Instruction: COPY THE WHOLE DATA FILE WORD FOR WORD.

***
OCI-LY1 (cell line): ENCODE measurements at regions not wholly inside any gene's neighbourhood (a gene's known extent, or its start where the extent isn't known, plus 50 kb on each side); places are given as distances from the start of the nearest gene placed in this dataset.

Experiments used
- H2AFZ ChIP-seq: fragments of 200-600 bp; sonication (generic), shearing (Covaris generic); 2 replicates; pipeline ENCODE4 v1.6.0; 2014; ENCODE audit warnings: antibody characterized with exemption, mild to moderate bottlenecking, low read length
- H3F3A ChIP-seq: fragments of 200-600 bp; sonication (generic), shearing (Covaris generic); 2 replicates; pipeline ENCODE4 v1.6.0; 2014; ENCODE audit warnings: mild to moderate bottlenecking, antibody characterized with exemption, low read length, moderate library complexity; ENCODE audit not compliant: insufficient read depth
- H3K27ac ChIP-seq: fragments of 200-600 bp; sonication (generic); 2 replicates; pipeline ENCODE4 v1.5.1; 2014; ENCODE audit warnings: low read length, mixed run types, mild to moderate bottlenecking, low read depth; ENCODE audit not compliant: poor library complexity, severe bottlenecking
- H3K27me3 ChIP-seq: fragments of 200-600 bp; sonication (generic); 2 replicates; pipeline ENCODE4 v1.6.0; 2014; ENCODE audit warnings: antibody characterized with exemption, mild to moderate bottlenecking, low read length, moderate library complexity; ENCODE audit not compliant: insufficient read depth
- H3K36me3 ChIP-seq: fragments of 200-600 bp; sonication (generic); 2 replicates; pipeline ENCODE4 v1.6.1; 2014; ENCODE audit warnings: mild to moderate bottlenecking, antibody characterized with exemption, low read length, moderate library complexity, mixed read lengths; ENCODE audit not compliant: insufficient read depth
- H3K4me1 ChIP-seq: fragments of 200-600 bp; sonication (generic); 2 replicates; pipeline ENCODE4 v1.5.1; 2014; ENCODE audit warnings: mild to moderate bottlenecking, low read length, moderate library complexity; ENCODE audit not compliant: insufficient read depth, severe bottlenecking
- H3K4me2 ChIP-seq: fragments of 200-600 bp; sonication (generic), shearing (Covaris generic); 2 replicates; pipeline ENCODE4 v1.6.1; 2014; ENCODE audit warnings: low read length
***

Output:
OCI-LY1 (cell line): ENCODE measurements at regions not wholly inside any gene's neighbourhood (a gene's known extent, or its start where the extent isn't known, plus 50 kb on each side); places are given as distances from the start of the nearest gene placed in this dataset.

Experiments used
- H2AFZ ChIP-seq: fragments of 200-600 bp; sonication (generic), shearing (Covaris generic); 2 replicates; pipeline ENCODE4 v1.6.0; 2014; ENCODE audit warnings: antibody characterized with exemption, mild to moderate bottlenecking, low read length
- H3F3A ChIP-seq: fragments of 200-600 bp; sonication (generic), shearing (Covaris generic); 2 replicates; pipeline ENCODE4 v1.6.0; 2014; ENCODE audit warnings: mild to moderate bottlenecking, antibody characterized with exemption, low read length, moderate library complexity; ENCODE audit not compliant: insufficient read depth
- H3K27ac ChIP-seq: fragments of 200-600 bp; sonication (generic); 2 replicates; pipeline ENCODE4 v1.5.1; 2014; ENCODE audit warnings: low read length, mixed run types, mild to moderate bottlenecking, low read depth; ENCODE audit not compliant: poor library complexity, severe bottlenecking
- H3K27me3 ChIP-seq: fragments of 200-600 bp; sonication (generic); 2 replicates; pipeline ENCODE4 v1.6.0; 2014; ENCODE audit warnings: antibody characterized with exemption, mild to moderate bottlenecking, low read length, moderate library complexity; ENCODE audit not compliant: insufficient read depth
- H3K36me3 ChIP-seq: fragments of 200-600 bp; sonication (generic); 2 replicates; pipeline ENCODE4 v1.6.1; 2014; ENCODE audit warnings: mild to moderate bottlenecking, antibody characterized with exemption, low read length, moderate library complexity, mixed read lengths; ENCODE audit not compliant: insufficient read depth
- H3K4me1 ChIP-seq: fragments of 200-600 bp; sonication (generic); 2 replicates; pipeline ENCODE4 v1.5.1; 2014; ENCODE audit warnings: mild to moderate bottlenecking, low read length, moderate library complexity; ENCODE audit not compliant: insufficient read depth, severe bottlenecking
- H3K4me2 ChIP-seq: fragments of 200-600 bp; sonication (generic), shearing (Covaris generic); 2 replicates; pipeline ENCODE4 v1.6.1; 2014; ENCODE audit warnings: low read length